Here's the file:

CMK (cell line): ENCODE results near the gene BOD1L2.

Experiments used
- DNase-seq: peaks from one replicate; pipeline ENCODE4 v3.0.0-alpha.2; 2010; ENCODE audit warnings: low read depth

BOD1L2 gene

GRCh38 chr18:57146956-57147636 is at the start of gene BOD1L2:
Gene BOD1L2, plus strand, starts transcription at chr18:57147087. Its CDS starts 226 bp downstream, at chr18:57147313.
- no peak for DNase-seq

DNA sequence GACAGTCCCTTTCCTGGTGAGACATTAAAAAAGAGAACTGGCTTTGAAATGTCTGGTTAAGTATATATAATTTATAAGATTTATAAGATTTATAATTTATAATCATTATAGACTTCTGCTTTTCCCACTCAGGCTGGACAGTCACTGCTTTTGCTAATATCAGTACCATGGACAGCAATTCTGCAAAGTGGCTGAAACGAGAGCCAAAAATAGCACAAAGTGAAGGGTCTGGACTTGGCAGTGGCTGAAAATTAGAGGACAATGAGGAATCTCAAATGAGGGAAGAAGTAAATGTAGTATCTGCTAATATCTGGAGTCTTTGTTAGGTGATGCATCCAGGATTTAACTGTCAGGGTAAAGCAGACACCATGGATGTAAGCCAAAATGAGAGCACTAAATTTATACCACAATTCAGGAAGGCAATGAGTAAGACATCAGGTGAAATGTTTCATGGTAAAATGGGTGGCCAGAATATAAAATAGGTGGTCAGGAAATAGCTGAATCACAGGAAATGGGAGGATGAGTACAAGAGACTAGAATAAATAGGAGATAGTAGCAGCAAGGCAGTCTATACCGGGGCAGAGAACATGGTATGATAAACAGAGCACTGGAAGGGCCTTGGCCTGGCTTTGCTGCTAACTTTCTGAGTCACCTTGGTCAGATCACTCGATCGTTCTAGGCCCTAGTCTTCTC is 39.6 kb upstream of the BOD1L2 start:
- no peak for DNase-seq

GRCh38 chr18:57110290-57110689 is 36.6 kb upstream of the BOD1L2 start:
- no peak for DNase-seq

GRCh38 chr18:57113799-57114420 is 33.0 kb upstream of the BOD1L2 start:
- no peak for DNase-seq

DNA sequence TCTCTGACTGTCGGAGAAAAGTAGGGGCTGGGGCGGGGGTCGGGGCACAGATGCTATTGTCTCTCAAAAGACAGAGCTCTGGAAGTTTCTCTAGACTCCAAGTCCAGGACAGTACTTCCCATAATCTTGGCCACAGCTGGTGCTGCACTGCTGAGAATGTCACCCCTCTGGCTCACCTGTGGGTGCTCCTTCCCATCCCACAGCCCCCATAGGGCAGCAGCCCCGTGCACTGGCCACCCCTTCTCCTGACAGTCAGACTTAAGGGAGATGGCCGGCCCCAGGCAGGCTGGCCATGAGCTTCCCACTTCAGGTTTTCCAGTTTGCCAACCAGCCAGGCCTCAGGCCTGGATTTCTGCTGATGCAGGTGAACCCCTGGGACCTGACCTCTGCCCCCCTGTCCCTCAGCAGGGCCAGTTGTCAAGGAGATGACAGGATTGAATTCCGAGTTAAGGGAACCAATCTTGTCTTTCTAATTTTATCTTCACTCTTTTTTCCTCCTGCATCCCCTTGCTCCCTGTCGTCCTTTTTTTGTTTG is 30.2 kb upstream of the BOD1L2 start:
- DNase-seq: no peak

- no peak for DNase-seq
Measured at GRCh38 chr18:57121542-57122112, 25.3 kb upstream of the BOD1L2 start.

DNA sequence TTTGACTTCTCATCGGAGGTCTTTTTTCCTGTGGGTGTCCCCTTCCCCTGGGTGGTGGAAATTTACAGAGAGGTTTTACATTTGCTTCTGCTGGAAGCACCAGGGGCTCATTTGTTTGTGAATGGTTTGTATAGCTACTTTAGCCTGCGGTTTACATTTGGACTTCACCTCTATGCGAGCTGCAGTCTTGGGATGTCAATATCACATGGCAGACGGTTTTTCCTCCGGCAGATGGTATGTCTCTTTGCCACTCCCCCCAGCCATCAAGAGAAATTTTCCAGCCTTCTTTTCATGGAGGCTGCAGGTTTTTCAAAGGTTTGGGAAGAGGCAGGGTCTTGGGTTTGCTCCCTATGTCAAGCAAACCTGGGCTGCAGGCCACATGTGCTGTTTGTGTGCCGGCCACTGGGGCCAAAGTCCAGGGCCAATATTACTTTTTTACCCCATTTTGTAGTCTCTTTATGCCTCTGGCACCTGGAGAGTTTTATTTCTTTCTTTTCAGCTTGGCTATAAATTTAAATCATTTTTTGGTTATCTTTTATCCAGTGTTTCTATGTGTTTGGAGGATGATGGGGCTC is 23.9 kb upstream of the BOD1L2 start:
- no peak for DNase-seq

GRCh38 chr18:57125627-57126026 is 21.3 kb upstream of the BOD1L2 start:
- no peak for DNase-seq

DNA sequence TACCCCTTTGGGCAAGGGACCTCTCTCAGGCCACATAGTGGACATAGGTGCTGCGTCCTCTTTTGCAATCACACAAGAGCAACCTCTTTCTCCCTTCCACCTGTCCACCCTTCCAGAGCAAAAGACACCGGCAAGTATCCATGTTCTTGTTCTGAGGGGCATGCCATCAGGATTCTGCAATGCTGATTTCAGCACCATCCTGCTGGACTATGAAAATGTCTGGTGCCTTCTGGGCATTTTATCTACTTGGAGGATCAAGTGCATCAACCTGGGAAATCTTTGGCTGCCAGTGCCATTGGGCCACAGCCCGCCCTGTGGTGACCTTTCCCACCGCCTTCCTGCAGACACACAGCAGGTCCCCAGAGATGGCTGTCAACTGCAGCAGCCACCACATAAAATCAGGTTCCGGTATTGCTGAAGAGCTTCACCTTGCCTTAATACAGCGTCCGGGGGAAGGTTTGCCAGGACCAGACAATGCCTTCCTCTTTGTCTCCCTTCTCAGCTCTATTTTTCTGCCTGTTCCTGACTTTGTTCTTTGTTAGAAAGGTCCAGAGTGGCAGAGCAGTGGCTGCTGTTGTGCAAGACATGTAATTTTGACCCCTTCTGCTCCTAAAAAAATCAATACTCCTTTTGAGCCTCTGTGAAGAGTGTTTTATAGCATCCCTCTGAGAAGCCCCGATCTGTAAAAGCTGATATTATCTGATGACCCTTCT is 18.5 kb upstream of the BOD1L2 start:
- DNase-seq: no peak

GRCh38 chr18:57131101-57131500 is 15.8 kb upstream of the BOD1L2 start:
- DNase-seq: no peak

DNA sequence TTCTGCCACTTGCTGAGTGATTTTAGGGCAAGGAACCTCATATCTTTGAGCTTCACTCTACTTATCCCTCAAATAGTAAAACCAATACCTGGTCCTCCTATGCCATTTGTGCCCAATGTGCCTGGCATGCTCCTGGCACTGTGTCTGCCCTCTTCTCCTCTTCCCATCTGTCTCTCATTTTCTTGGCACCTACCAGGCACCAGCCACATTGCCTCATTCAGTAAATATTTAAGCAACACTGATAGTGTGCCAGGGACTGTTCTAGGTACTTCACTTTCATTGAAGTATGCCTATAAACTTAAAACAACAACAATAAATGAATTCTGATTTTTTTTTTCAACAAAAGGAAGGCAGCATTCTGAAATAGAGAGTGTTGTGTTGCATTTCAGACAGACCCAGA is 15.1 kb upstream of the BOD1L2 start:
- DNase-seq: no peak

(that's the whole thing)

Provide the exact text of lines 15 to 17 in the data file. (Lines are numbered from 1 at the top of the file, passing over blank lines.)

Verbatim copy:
- DNase-seq: no peak

- no peak for DNase-seq
Measured at GRCh38 chr18:57121542-57122112, 25.3 kb upstream of the BOD1L2 start.